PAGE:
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St. Rose nabs huge Hollywood studio

Kyle Barnett -   Sep 20, 2012

Quixote Studios will build four soundstages in St. Rose on Airline Highway.
Courtesy Photo
Quixote Studios will build four soundstages in St. Rose on Airline Highway.

Hollywood is coming to St. Rose early next year.

Quixote Studios has begun construction on the largest soundstage in the region at a cost of around $15 million. It will be located on Airline Highway in St. Rose and will eventually feature four soundstages that are estimated to encompass more than 90,000 square feet.

Construction on the project is being planned in two phases. The first phase is expected to open in January 2013 and will comprise of two soundstages at a combined size of 30,000 square feet.

The second phase of the project is anticipated to be made up of two sound stages at 30,000 square feet apiece in addition to special effects, production offices, a mill and other support facilities.

It is not a surprise that Quixote would pick the New Orleans area for a studio. Louisiana boasts some of the best tax credits for film production in the country. In 2010 more than 100 movie and TV projects were filmed in the area.

Quixote Studios CEO Mikel Elliott said the company looked at several options including sites in New Orleans and Harahan, but chose St. Rose for accessibility and safety.

"It just seemed to make sense. There are a couple of different ways to get from New Orleans out there. You can either take Airline Highway or take I-10 from Baton Rouge too, and you have I-310 coming down as well," Elliott said. "We looked in downtown New Orleans and there was no parking and maybe the warehouse looked OK, but the area might not have been entirely safe, so that was an issue as well."

Quixote Studios is not a new player in the region. A year ago they built the Studio Store in New Orleans, which they moved to St. Rose in July. Right now they have four employees at the St. Rose store that sells supplies to television and film producers.

"Anything that gets consumed on the set is called an expendable and that is what we sell out of that studio store. Itís very niche," Elliott said. "With that store we are almost in on every feature television show in the state."

By the time all construction is over, Quixote anticipates having ten local employees in all.

Corey Faucheux, director of Economic Development and Tourism for the parish, said he expects the studio to spur a boom of film-related development in the area.

"I think you may have some additional entries by industries that sell their services to production companies," Faucheux said. "Iíd like to see (Quixote) build not only phase one and two but maybe even a phase three once they see the businesses are there and they see the whole sector taking off."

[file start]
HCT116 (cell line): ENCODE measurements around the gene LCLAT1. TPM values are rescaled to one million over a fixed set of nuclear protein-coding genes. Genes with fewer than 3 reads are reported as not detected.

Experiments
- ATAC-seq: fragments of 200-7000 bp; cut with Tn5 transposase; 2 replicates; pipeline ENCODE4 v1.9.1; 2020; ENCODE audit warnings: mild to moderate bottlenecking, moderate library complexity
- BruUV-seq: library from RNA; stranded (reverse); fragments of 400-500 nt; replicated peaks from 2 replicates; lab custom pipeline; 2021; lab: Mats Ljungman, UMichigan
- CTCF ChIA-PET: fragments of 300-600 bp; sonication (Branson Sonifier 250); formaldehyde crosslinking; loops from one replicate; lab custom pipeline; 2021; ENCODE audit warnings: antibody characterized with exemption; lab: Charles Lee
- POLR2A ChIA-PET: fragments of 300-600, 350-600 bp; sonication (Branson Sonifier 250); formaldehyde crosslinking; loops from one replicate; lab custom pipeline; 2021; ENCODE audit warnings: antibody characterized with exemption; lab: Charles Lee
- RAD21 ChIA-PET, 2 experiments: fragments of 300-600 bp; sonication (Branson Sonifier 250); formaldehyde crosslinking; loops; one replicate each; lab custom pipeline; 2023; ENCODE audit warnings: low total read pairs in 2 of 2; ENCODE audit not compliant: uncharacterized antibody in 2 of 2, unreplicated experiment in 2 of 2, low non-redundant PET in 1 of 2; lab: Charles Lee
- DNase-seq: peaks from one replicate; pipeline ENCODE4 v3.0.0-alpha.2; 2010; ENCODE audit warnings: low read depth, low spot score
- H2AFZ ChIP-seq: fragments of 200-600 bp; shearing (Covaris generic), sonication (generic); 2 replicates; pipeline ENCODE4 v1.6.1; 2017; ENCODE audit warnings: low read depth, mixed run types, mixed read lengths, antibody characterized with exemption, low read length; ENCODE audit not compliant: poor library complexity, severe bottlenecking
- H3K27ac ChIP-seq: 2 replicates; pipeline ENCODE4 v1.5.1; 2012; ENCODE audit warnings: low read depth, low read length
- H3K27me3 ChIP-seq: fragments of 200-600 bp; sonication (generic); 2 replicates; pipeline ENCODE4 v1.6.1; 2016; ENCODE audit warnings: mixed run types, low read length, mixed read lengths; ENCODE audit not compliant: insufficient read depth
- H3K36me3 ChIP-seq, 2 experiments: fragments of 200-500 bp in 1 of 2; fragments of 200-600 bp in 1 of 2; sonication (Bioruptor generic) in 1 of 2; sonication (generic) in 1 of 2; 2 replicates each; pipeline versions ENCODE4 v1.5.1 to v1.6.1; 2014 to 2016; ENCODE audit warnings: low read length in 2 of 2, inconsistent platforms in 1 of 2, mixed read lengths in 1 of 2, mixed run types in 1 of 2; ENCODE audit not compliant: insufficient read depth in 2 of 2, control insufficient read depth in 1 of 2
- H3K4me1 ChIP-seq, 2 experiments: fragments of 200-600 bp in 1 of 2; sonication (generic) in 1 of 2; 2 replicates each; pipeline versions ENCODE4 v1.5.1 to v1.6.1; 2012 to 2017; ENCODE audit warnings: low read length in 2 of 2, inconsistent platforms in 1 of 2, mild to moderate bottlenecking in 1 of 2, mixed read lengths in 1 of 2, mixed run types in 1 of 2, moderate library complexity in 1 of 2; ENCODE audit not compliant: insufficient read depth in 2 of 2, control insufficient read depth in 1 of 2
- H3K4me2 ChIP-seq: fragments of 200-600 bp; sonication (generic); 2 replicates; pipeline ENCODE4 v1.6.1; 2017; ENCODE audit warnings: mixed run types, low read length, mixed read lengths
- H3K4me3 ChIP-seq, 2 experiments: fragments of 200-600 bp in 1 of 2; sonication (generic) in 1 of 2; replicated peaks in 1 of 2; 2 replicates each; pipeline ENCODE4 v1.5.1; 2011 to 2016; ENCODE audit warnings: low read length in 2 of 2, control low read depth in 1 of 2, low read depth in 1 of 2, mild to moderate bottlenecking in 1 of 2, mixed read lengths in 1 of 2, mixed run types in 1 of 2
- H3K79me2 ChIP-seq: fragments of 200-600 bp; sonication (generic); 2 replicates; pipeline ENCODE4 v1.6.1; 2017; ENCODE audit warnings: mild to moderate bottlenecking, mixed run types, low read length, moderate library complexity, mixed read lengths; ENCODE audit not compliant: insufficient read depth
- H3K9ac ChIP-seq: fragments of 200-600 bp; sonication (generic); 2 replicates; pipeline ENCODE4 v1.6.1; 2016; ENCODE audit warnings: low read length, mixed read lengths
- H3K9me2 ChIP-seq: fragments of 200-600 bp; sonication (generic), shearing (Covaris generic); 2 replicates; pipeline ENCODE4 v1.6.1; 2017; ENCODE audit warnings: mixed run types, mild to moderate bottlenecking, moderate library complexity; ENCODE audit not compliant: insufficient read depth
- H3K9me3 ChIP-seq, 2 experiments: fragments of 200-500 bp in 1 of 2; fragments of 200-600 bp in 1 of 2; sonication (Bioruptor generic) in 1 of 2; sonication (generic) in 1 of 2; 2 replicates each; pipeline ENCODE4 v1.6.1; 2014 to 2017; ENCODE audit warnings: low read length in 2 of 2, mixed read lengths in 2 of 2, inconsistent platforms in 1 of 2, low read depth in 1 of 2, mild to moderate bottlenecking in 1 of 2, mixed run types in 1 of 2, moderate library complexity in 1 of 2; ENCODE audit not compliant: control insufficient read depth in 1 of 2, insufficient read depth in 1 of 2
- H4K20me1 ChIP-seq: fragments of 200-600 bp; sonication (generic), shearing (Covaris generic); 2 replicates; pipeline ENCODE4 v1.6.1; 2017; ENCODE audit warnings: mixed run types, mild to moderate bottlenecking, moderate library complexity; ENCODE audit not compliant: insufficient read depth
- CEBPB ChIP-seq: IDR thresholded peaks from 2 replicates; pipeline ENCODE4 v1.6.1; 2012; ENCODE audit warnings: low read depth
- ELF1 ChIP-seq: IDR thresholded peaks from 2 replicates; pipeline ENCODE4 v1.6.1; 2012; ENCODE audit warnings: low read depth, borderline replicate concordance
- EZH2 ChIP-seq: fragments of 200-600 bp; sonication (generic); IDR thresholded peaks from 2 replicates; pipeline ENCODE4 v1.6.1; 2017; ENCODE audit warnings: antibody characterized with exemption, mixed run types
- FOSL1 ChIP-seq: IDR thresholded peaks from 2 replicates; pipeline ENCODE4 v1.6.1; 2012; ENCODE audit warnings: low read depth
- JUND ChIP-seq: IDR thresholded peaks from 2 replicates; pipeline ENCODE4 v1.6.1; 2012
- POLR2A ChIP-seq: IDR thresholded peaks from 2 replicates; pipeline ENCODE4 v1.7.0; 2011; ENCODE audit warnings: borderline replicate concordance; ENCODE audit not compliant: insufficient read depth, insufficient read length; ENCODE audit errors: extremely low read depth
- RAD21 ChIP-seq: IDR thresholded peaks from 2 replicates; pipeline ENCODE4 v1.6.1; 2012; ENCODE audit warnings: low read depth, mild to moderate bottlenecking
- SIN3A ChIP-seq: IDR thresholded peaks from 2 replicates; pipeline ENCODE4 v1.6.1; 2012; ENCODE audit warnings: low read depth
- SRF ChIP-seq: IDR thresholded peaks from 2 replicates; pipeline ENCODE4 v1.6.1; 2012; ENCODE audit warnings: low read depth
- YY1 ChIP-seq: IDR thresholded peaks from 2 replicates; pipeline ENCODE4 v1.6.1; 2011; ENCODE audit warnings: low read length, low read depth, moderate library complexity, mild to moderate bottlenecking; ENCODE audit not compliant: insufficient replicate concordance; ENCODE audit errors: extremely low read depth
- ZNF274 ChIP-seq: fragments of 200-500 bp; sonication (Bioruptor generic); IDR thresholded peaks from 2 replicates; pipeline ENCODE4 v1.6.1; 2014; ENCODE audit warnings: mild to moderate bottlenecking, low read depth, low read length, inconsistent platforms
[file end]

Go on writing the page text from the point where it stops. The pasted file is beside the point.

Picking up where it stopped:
An investment group has already bought a nearby plot of land and is expected to construct a hotel on the site.

Faucheux said the economic influence of Quixote Studios being built in the parish will be seen in the peripheral businesses associated with the site.

"It runs the whole gamut from even carpenters to build sets, lighting folks, trucks - there are fingers in this industry that reach it into many trades. We are hoping this not only impacts fulltime Quixote employees, but also these other trades. That also has a local spill over into our restaurants, coffee shops, hardware stores - it all spills over," Faucheux said. "Thatís why we are so happy they chose St. Rose."

Quixote Studios occupies more than 600,000 square feet of studio and workshop space in five locations in Los Angeles. The company employs more than 170 workers across Los Angeles, New York, Boston and New Orleans.

Elliott said they will use their existing Hollywood connections to attract productions to the St. Rose studios.

"We are a Hollywood based company so we have a lot of relationships out here in L.A. They start up (in Los Angeles) and then move into Louisiana," Elliott said. "We sort of know when they are starting up here in Los Angeles so thatís definitely one advantage we have over the local second line or other studios because we have a huge infrastructure in Los Angeles."

Elliott said he anticipates the studio could host up to ten productions a year, but it really depends on the size of the project. He believes that productions will start being scheduled at the space in the next month or so.

"It will probably happen maybe around November, a couple of months out," Elliott said. "If weíre open in January people will probably commit two months early."

When that first feature film begins shooting at Quixote Studios in 2013, it will join a long line of productions to be shot in the area.

St. Charles Parish has been a destination for film productions since a portion of the James Bond film "Live and Let Die" shot in Des Allemands in the early 1970s. In the last three years, the parish has hosted numerous other films including "Meeting Evil" starring Samuel L. Jackson and Luke Wilson and "Jonah Hex" of which a portion was shot on Bayou Gauche Island. Other films include the forthcoming "The Hot Flashes" starring Brooke Shields and Daryl Hannah, "Parker" starring Jennifer Lopez, "12 Years a Slave" starring Brad Pitt and "The Paperboy" starring Matthew McConaughey.

Parish President V.J. St. Pierre said the studio has the parishís full support.

"We are extremely grateful Quixote chose to develop the regionís largest soundstage in our community," St. Pierre said. "We will do everything we can to ensure that Mikel and his team are successful and that Quixote has a long and prosperous future in St. Charles Parish."

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